Kansas game warden frees tangled deer by literally shooting their antlers apart

He aims to please.

A wildlife officer in Kansas recently managed to free two tangled deer by literally shooting their intertwined antlers apart, as seen in footage released by Kansas Department of Wildlife, Parks & Tourism (KDWPT).

Game wardens with KDWPT first learned of the tangled deer last Thursday, after a concerned bowhunter in Jackson County alerted the department of their “unfortunate entanglement,” the wardens wrote on Facebook.

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The wardens responded to find the bucks struggling to untangle their antlers, but they refrained from approaching, as the animals were still thrashing about in a creek.

Instead, the men came up with a riskier — but ultimately successful — idea.

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As seen in the footage, one of the wardens gets close enough to throw a blanket over the heads of the deer. Once they were calm, he prepared to draw his gun.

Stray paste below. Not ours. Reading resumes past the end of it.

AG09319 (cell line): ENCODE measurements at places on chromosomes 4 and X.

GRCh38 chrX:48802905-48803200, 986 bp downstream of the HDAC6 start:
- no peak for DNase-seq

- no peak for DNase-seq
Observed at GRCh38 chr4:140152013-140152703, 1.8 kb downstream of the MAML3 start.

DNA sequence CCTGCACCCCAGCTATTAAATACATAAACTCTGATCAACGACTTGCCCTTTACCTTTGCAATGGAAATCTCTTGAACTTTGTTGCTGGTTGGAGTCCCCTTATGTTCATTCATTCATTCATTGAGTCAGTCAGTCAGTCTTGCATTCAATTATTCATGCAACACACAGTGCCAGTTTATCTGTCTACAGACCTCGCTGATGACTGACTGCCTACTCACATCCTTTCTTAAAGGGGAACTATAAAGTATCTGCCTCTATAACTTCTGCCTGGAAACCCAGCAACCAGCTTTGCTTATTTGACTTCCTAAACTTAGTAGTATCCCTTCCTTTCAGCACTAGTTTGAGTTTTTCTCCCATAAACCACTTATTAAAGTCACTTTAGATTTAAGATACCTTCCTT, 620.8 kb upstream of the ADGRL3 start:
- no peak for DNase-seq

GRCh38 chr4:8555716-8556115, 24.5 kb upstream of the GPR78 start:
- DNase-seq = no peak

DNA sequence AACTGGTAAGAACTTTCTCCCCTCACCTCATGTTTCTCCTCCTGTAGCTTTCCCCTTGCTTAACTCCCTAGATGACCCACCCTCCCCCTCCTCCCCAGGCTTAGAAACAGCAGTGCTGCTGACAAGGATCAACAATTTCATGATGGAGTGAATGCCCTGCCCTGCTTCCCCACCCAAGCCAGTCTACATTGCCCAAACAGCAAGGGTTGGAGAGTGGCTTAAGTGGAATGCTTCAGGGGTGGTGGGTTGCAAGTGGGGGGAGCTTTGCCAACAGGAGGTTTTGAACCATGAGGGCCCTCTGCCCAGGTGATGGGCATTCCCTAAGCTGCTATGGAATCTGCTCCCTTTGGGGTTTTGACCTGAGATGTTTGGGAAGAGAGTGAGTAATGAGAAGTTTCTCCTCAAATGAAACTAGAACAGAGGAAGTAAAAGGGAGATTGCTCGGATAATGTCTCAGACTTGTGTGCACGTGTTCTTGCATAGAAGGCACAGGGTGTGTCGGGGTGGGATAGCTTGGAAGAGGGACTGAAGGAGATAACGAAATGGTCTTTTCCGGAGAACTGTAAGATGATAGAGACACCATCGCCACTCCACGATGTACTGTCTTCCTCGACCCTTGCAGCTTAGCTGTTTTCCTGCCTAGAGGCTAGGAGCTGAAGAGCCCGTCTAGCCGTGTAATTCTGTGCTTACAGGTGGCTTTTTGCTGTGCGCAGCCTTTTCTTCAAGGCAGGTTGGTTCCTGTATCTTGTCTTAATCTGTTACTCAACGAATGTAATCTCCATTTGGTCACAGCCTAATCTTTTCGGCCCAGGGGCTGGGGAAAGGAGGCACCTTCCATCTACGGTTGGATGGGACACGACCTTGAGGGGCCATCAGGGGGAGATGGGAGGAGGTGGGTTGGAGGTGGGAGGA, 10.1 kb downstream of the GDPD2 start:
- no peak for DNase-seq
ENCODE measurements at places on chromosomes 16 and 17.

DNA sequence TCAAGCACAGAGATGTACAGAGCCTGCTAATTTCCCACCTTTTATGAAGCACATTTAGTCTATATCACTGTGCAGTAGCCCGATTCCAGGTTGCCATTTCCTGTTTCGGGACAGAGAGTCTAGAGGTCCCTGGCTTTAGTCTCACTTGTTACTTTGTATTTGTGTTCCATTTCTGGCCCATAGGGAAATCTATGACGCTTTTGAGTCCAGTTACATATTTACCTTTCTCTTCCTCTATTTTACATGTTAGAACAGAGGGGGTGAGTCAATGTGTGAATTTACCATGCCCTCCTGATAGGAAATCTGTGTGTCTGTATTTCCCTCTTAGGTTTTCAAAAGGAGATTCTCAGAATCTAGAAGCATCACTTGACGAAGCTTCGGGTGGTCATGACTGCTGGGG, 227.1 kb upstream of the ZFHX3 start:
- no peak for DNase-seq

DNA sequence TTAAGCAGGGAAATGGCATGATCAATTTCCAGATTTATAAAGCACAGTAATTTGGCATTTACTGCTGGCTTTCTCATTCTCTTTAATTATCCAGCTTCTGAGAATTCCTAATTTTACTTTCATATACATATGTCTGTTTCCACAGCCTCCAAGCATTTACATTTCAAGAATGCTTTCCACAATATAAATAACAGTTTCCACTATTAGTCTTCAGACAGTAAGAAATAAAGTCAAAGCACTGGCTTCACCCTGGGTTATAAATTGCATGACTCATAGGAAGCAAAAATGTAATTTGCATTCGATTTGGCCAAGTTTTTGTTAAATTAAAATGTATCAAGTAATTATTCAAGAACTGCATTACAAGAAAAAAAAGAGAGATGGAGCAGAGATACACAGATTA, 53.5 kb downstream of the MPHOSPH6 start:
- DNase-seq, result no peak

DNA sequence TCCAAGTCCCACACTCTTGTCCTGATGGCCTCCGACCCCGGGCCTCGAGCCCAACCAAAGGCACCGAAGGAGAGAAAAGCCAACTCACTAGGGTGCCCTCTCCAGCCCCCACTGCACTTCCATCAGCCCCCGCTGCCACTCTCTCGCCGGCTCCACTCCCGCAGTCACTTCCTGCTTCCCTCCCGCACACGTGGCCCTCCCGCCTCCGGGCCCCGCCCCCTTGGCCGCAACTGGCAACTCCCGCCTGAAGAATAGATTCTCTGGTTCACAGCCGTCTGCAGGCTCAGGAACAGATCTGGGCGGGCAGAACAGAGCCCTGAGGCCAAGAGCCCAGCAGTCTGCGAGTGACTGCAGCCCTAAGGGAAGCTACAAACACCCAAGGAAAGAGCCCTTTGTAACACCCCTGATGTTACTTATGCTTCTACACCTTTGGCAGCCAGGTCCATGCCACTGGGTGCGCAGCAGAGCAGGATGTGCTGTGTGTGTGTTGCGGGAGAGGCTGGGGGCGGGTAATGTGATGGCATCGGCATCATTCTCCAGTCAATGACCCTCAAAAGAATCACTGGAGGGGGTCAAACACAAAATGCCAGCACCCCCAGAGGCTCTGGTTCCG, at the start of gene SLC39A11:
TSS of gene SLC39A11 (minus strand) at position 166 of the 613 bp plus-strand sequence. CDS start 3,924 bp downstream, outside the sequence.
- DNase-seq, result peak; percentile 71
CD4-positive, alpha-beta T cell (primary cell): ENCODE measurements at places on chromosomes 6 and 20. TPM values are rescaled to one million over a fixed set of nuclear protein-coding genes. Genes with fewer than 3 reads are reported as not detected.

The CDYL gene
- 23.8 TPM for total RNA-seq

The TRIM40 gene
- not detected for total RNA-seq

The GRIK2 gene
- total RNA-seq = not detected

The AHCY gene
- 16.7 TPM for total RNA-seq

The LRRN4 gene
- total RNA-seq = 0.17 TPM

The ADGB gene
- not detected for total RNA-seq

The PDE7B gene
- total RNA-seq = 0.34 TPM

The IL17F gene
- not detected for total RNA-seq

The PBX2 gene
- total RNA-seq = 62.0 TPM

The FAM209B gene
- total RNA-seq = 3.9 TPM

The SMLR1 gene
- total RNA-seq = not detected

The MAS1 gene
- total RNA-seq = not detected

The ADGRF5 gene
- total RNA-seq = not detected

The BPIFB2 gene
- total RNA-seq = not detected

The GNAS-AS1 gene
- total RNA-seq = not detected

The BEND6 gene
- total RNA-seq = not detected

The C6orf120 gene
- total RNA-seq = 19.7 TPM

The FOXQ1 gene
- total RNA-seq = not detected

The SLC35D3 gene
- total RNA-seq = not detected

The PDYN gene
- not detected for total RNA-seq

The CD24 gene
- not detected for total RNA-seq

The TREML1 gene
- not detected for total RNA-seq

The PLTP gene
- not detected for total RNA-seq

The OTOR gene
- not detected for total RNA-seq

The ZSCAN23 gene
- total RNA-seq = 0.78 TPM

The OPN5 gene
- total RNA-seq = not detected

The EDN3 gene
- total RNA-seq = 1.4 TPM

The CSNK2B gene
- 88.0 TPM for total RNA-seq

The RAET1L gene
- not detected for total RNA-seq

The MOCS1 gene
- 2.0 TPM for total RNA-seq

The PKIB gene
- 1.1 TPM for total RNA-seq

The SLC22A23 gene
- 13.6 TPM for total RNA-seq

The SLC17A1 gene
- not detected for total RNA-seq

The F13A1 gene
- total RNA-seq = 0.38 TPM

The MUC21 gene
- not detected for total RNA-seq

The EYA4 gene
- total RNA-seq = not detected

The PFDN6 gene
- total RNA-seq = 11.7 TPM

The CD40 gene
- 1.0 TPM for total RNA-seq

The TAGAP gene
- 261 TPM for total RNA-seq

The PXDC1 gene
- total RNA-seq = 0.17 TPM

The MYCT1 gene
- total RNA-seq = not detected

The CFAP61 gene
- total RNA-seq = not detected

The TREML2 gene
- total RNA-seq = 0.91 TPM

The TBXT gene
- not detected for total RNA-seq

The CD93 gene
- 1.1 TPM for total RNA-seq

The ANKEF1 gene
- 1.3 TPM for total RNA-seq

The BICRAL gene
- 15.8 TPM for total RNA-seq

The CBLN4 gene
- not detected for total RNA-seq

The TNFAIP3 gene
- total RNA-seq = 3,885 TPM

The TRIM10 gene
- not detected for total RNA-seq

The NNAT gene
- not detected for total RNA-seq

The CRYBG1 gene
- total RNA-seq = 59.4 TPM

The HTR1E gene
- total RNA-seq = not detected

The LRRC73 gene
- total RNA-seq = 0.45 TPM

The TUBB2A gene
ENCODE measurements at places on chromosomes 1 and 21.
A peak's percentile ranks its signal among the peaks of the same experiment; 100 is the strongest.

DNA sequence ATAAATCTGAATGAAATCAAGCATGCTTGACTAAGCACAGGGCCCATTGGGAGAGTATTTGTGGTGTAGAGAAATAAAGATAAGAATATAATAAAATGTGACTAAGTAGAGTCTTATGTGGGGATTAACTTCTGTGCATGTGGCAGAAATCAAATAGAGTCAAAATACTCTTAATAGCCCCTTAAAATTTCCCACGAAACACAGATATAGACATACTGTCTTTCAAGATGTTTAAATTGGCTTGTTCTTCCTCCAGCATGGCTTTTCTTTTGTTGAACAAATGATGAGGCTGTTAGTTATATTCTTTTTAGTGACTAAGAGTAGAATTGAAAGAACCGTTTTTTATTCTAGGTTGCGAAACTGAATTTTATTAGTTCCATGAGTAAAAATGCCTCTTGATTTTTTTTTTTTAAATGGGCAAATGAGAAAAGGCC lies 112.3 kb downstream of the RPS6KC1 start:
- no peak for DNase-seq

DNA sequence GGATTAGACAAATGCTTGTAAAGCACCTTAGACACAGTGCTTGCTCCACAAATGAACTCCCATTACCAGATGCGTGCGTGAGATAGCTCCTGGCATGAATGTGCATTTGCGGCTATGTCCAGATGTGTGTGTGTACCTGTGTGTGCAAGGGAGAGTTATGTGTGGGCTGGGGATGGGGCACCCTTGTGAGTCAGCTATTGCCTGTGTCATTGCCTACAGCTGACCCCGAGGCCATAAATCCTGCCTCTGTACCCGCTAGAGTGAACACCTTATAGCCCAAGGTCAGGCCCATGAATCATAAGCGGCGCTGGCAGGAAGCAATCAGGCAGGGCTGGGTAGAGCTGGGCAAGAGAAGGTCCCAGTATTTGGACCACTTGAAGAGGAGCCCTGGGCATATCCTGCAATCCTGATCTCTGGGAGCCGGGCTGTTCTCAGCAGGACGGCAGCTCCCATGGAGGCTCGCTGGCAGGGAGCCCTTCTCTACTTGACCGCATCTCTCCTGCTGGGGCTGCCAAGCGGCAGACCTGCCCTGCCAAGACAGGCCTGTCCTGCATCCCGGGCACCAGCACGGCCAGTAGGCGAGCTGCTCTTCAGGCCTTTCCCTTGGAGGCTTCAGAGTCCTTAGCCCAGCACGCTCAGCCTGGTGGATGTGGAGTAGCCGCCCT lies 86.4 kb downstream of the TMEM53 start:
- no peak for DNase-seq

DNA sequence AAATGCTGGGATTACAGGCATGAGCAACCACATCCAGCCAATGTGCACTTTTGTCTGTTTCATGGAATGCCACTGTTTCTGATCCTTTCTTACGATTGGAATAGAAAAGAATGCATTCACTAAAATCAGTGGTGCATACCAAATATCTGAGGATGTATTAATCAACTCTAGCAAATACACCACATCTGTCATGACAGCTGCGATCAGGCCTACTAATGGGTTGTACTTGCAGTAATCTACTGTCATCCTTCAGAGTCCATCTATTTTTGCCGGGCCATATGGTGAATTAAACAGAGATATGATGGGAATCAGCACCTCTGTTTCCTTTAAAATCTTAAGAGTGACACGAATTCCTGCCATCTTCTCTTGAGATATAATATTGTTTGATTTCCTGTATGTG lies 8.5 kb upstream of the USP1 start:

“I think I got a good shot at the beam right now,” he says to the other warden.

“Without hitting the head?”

“Yeah,” he replies.

“Go ahead.”

The incredible video then shows the warden — identified as Jeff Clouser by the Kansas City Star — fire his gun at one of the animal’s antlers. The deer then scurry away in opposite directions.

“The Game Wardens would like to thank the bow hunter who reported it and cooperating landowners for their help,” the Kansas Department of Wildlife, Parks & Tourism wrote on Facebook.
(Kansas Department of Wildlife, Parks & Tourism)

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KDWPT wrote on Facebook that the wardens’ actions likely saved the animals from an “excruciating death,” and the department’s followers agreed.

“Thank you for saving these beautiful bucks, living to fight another day!” wrote one commenter on Facebook.

“Perfect patience and shot,” another wrote.

“Give that man a raise!” one declared.

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A representative for the KDWPT was not immediately available to offer further comment, but the department issued a quick statement on the wardens’ behalf on social media.

“The Game Wardens would like to thank the bow hunter who reported it and cooperating landowners for their help in preventing [the animals’ deaths] from happening.”

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